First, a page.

Visiting policies

  1. I would like to direct this query to nurses who work in pediatrics, in big city hospitals. What are the overnight visiting policies? We used to allow one parent, now two. We have now been told that anyone can come and stay, including siblings? I think the liability issues are so huge, I cannot begin to end thinking of the scenerios. Any thoughts? What is everyone else doing in this area?
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    About NitesinBoston

    Joined: Jan '07; Posts: 2; Likes: 3


  3. by   Quickbeam
    I worked nights in a large central city pediatric hospital for over 10 years. I am no longer there but their policy is the same. It was anything goes....24/7 visiting with virtually no restrictions. We had small built in beds by each bed/crib space for 1 parent.

    Reality? Some people used the visiting appropriately but we had problems every night. The "party" would start about midnight. Gangs of relatives driftng in, flipping on the TV, wanting meals, blankets, pillows, sodas....

    More often then not we'd find the whole shooting match in the kid's bed with the kid squished over to the side. Often with the IV occluded by Sleeping Mom. All the sibs would be there as well, running around. Since we got most of our admits on nights, we were a hopping floor.

    Most problematic for me as a nurse was the fact that once they family had settled in, the "signs" would appear. Handmade signs with instuctions ...."Wake me up at 7!" "Don't bother my child at night!" "Please skip any night med passes and treatments!". This often interfered with necessary care. We worked hard to maintain a healthy resting environment for the children but if a kid needed a respiratory treatment at night, Dad and his buddies might have to wake up.

    My unit had as half of it's focus brain injury recovery. We had beds on the floor for safety reasons. I'd find the entire family in the walled bed and they'd leave the gate open for the agitated child to crawl out.

    Once a hospital adopts an "anything goes" policy, it is very hard to clamp down later. More than being a hardship for the staff, the children lose out on rest and sleep.
  4. by   AliRae
    I work in a 20-bed PICU. Our policy is 24-hour access for parents / legal guardians. We've recently started allowing 2 parents t stay the night, but and kind of hanky panky, and they're back to 1. Siblings are only allowed to stay in extreme circumstances and have to be approved by a HN. I can think of one recently where it was a single mother who was homeless and living in a shelter. She was allowed to have her other child stay with her.

    We usually kick extra people out around 9, 9:30 at night, and during days it's 3 at the bedside, parents included. This gets difficult, and we've had a lot of trouble enforcing this, since some nurses will bend the rules at times (and I'll admit I'm one of them ... yikes), and our secretaries will buzz anyone in, after which it's often hard to get them kicked back out.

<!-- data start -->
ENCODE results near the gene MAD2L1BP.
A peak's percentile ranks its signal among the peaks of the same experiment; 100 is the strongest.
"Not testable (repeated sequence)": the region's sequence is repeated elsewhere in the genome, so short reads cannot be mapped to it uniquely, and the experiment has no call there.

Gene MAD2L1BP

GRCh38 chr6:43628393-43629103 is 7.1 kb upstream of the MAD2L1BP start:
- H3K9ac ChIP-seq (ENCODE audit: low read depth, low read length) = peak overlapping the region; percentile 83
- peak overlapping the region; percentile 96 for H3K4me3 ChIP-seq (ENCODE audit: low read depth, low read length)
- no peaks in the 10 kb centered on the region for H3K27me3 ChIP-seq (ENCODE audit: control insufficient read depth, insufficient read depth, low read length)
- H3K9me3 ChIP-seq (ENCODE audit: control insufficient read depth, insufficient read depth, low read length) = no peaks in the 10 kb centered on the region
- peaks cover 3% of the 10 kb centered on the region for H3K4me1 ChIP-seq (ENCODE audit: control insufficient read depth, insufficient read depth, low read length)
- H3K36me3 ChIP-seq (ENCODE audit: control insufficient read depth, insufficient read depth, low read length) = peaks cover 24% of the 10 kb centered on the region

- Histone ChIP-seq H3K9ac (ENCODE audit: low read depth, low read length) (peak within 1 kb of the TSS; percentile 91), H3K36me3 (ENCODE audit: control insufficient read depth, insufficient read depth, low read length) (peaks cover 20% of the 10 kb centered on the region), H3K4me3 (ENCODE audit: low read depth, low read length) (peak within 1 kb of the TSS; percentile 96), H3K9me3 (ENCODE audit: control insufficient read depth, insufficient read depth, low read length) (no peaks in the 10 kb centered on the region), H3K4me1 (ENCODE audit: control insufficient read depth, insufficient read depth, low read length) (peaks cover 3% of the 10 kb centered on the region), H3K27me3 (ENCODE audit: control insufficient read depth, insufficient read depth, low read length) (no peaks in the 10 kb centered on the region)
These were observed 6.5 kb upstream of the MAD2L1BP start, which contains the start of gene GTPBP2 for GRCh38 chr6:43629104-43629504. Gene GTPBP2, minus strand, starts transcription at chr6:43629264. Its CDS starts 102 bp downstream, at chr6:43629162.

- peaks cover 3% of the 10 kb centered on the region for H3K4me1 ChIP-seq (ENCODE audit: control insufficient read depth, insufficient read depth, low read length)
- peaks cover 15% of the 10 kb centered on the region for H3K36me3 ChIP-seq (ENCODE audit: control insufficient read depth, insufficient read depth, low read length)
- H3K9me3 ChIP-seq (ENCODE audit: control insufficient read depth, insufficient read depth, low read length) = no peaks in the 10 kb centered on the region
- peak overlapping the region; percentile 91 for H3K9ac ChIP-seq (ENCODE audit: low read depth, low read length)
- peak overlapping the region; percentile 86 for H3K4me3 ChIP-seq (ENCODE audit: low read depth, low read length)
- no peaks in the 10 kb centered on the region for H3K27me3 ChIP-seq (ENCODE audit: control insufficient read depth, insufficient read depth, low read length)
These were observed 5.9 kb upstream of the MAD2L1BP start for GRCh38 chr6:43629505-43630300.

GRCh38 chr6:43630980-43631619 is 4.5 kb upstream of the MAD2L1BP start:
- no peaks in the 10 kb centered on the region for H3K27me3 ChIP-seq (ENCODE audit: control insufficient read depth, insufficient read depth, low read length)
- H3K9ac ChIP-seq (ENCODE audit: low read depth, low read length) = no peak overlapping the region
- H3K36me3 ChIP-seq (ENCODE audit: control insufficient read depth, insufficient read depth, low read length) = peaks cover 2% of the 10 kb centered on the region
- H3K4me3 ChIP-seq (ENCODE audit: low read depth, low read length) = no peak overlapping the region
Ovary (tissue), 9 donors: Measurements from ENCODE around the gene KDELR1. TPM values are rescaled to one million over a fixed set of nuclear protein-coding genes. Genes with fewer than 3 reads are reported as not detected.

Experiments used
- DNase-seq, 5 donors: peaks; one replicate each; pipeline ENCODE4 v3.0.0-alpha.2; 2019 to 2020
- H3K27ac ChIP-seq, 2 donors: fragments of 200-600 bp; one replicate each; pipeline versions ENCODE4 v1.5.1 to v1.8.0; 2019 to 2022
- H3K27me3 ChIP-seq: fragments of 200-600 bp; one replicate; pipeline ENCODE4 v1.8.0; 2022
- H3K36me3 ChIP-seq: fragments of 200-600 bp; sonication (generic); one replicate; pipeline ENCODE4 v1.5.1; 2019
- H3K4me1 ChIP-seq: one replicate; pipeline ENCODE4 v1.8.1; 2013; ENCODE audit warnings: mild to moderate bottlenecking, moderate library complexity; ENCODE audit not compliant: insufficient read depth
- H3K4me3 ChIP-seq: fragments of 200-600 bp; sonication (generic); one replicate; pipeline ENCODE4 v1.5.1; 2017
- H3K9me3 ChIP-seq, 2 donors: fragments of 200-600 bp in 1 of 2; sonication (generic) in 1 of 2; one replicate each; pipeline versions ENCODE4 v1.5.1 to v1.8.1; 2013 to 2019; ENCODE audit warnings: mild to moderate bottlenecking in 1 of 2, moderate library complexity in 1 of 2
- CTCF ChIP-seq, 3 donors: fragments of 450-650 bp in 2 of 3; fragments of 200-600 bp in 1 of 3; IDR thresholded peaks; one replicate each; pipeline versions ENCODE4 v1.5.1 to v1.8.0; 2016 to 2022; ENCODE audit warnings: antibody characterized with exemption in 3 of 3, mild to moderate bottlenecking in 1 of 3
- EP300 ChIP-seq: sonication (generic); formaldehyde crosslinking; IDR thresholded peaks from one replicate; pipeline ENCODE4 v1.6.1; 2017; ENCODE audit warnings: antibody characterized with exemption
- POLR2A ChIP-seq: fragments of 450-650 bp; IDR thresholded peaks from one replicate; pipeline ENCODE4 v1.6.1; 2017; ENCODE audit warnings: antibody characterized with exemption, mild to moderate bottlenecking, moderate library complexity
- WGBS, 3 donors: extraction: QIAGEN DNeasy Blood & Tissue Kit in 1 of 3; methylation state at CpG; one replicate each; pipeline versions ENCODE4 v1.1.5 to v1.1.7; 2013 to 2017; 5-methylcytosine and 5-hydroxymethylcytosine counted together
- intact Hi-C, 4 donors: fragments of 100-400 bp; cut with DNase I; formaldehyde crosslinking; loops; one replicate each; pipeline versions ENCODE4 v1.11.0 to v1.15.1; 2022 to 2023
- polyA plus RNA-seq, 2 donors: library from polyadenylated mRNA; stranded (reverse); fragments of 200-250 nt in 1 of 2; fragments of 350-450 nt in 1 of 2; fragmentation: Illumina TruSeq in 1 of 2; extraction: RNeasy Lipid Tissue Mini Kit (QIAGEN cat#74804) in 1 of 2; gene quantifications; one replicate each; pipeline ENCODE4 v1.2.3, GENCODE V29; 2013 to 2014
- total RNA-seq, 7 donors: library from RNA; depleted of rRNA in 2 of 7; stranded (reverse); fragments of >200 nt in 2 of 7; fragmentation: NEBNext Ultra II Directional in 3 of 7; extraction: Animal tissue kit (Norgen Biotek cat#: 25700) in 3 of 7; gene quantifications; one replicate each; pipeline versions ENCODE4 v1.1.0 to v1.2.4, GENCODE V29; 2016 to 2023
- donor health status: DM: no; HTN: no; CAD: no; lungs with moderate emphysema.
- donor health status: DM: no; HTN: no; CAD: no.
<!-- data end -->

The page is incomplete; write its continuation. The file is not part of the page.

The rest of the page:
We have been more strict recently though, following some unpleasant incidents with WAY too many family members present, getting in fights in the lobby and fainting all over the place.

    I've found the best way to deal with it is tell the family up front, as soon as I admit the kid, what the policy is and why. They usually respond well to that.
  5. by   miko014
    It's situations like that that turn hospitals into hotels. It blows my mind how you have family members asking for - or in some cases demanding - things for themselves. I cannot tell you how many times I have been ordered to "get me a blanket"...okay, because you're not even a patient, and besides your relative, I have 4 other patients that need my attention too. The blankets are in the closet, help yourself! We have unlimited visiting hours too, but it's adults, not kids. It just makes me so mad sometimes!

    Last night I got a transfer from another unit. Another nurse was supposed to get this person, but on her side of the unit, the only room that was empty was a semi-private. The family came down to "check out the room" and flat out refused to let the pt come there, even though we told them that there would not be another pt placed in that room with him - we were full staffing-wise, and couldn't take anybody else. Well, as luck would have it, I had a lady who finished up her chemo and went home, and that was a private room. They "agreed" to let him come to us if he could go into that room instead. Like it was some big privelage for us to get to take care of him.

    I have no problem with visitors when they behave themselves, but let's get real! When they start interfering with the nurses' job (and filling out negative surveys based on THEIR experiences rather than the pts), soemthing needs to be done. I wish they would set a limit on a number of visitors that can stay past 9pm or whatever. Serisouly, we get entire extended families sleeping in the waiting rooms and they do nothing about it! Okay, if there are so many visitors that they can't all fit into a room, there are too many visitors!!!!!

    Ooh, sorry, I guess you touched a nerve there, lol! :spin:
  6. by   GardenDove
    I agree, the pendulum has swung to far in regards to sleepovers and anything goes these days. Mostly I haven't had a problem though. Our hospital is extremely liberal. Our offical hours are 8 pm, but in reality anything goes. It does feel a bit out of control.

    When my son was hospitalized 18 years ago at Loma Linda, I had to sleep in the waiting room, my son had no problem with that. He had had surgery after a bike accident.